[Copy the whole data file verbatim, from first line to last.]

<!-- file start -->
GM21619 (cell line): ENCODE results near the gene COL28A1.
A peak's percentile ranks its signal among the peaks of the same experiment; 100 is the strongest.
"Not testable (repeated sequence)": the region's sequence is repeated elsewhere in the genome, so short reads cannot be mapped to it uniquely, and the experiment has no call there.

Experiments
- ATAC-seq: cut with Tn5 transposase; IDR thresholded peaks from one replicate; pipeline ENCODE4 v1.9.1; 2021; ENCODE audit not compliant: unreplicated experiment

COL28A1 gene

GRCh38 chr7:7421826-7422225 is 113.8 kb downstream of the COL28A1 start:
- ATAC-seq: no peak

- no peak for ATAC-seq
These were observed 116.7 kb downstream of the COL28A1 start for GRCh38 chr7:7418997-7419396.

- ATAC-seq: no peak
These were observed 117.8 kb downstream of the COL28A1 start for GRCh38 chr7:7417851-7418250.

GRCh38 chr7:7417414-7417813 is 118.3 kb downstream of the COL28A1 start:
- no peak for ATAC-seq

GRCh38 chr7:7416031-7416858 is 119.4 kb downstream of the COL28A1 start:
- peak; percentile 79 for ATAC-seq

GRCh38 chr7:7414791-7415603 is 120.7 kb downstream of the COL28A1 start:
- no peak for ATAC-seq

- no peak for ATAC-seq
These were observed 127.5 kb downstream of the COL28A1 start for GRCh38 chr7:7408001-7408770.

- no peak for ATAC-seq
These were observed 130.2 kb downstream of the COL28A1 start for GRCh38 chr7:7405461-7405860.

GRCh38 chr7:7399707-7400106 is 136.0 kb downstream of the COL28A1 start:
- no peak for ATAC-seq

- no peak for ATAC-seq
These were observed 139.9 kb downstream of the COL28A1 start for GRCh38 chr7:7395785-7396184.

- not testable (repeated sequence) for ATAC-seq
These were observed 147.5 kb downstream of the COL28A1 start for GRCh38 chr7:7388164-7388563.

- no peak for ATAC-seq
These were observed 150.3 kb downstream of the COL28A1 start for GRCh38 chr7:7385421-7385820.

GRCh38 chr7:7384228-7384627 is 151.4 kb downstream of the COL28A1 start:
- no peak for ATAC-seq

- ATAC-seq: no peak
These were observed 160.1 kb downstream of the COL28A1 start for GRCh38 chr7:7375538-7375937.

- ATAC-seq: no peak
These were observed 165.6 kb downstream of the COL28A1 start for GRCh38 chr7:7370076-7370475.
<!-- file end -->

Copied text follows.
GM21619 (cell line): ENCODE results near the gene COL28A1.
A peak's percentile ranks its signal among the peaks of the same experiment; 100 is the strongest.
"Not testable (repeated sequence)": the region's sequence is repeated elsewhere in the genome, so short reads cannot be mapped to it uniquely, and the experiment has no call there.

Experiments
- ATAC-seq: cut with Tn5 transposase; IDR thresholded peaks from one replicate; pipeline ENCODE4 v1.9.1; 2021; ENCODE audit not compliant: unreplicated experiment

COL28A1 gene

GRCh38 chr7:7421826-7422225 is 113.8 kb downstream of the COL28A1 start:
- ATAC-seq: no peak

- no peak for ATAC-seq
These were observed 116.7 kb downstream of the COL28A1 start for GRCh38 chr7:7418997-7419396.

- ATAC-seq: no peak
These were observed 117.8 kb downstream of the COL28A1 start for GRCh38 chr7:7417851-7418250.

GRCh38 chr7:7417414-7417813 is 118.3 kb downstream of the COL28A1 start:
- no peak for ATAC-seq

GRCh38 chr7:7416031-7416858 is 119.4 kb downstream of the COL28A1 start:
- peak; percentile 79 for ATAC-seq

GRCh38 chr7:7414791-7415603 is 120.7 kb downstream of the COL28A1 start:
- no peak for ATAC-seq

- no peak for ATAC-seq
These were observed 127.5 kb downstream of the COL28A1 start for GRCh38 chr7:7408001-7408770.

- no peak for ATAC-seq
These were observed 130.2 kb downstream of the COL28A1 start for GRCh38 chr7:7405461-7405860.

GRCh38 chr7:7399707-7400106 is 136.0 kb downstream of the COL28A1 start:
- no peak for ATAC-seq

- no peak for ATAC-seq
These were observed 139.9 kb downstream of the COL28A1 start for GRCh38 chr7:7395785-7396184.

- not testable (repeated sequence) for ATAC-seq
These were observed 147.5 kb downstream of the COL28A1 start for GRCh38 chr7:7388164-7388563.

- no peak for ATAC-seq
These were observed 150.3 kb downstream of the COL28A1 start for GRCh38 chr7:7385421-7385820.

GRCh38 chr7:7384228-7384627 is 151.4 kb downstream of the COL28A1 start:
- no peak for ATAC-seq

- ATAC-seq: no peak
These were observed 160.1 kb downstream of the COL28A1 start for GRCh38 chr7:7375538-7375937.

- ATAC-seq: no peak
These were observed 165.6 kb downstream of the COL28A1 start for GRCh38 chr7:7370076-7370475.